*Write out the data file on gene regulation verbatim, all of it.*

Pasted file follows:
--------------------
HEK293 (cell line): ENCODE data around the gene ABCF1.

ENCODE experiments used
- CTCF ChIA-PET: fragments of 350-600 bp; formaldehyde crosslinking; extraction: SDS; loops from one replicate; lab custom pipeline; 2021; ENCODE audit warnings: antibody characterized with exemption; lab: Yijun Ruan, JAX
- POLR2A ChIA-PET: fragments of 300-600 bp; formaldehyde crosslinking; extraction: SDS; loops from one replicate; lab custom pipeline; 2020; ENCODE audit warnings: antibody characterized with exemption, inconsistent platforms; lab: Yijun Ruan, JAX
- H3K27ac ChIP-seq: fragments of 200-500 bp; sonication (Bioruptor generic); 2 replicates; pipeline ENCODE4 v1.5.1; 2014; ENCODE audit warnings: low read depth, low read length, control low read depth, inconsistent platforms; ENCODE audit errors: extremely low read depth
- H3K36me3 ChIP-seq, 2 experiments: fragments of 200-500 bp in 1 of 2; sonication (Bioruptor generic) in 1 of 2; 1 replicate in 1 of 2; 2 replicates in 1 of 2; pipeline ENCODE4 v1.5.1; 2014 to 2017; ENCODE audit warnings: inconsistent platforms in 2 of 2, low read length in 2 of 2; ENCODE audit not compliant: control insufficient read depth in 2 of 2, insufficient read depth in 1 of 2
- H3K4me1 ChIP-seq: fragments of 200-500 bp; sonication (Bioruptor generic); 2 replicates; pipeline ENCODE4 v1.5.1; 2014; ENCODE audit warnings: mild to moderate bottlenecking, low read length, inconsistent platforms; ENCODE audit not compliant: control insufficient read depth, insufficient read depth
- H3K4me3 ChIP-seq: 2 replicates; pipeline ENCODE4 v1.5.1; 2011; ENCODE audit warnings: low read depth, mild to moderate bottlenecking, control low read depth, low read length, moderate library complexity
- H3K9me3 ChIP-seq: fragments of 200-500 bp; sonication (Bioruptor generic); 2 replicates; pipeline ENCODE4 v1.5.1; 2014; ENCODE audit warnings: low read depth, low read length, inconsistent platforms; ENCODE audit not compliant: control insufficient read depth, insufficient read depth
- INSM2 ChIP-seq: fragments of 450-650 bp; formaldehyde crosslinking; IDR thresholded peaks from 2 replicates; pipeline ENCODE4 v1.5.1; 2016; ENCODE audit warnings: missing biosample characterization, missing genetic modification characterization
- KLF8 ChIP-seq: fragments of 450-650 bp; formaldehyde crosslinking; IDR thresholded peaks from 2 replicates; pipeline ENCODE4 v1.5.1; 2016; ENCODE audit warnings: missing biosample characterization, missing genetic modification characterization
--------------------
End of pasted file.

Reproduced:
HEK293 (cell line): ENCODE data around the gene ABCF1.

ENCODE experiments used
- CTCF ChIA-PET: fragments of 350-600 bp; formaldehyde crosslinking; extraction: SDS; loops from one replicate; lab custom pipeline; 2021; ENCODE audit warnings: antibody characterized with exemption; lab: Yijun Ruan, JAX
- POLR2A ChIA-PET: fragments of 300-600 bp; formaldehyde crosslinking; extraction: SDS; loops from one replicate; lab custom pipeline; 2020; ENCODE audit warnings: antibody characterized with exemption, inconsistent platforms; lab: Yijun Ruan, JAX
- H3K27ac ChIP-seq: fragments of 200-500 bp; sonication (Bioruptor generic); 2 replicates; pipeline ENCODE4 v1.5.1; 2014; ENCODE audit warnings: low read depth, low read length, control low read depth, inconsistent platforms; ENCODE audit errors: extremely low read depth
- H3K36me3 ChIP-seq, 2 experiments: fragments of 200-500 bp in 1 of 2; sonication (Bioruptor generic) in 1 of 2; 1 replicate in 1 of 2; 2 replicates in 1 of 2; pipeline ENCODE4 v1.5.1; 2014 to 2017; ENCODE audit warnings: inconsistent platforms in 2 of 2, low read length in 2 of 2; ENCODE audit not compliant: control insufficient read depth in 2 of 2, insufficient read depth in 1 of 2
- H3K4me1 ChIP-seq: fragments of 200-500 bp; sonication (Bioruptor generic); 2 replicates; pipeline ENCODE4 v1.5.1; 2014; ENCODE audit warnings: mild to moderate bottlenecking, low read length, inconsistent platforms; ENCODE audit not compliant: control insufficient read depth, insufficient read depth
- H3K4me3 ChIP-seq: 2 replicates; pipeline ENCODE4 v1.5.1; 2011; ENCODE audit warnings: low read depth, mild to moderate bottlenecking, control low read depth, low read length, moderate library complexity
- H3K9me3 ChIP-seq: fragments of 200-500 bp; sonication (Bioruptor generic); 2 replicates; pipeline ENCODE4 v1.5.1; 2014; ENCODE audit warnings: low read depth, low read length, inconsistent platforms; ENCODE audit not compliant: control insufficient read depth, insufficient read depth
- INSM2 ChIP-seq: fragments of 450-650 bp; formaldehyde crosslinking; IDR thresholded peaks from 2 replicates; pipeline ENCODE4 v1.5.1; 2016; ENCODE audit warnings: missing biosample characterization, missing genetic modification characterization
- KLF8 ChIP-seq: fragments of 450-650 bp; formaldehyde crosslinking; IDR thresholded peaks from 2 replicates; pipeline ENCODE4 v1.5.1; 2016; ENCODE audit warnings: missing biosample characterization, missing genetic modification characterization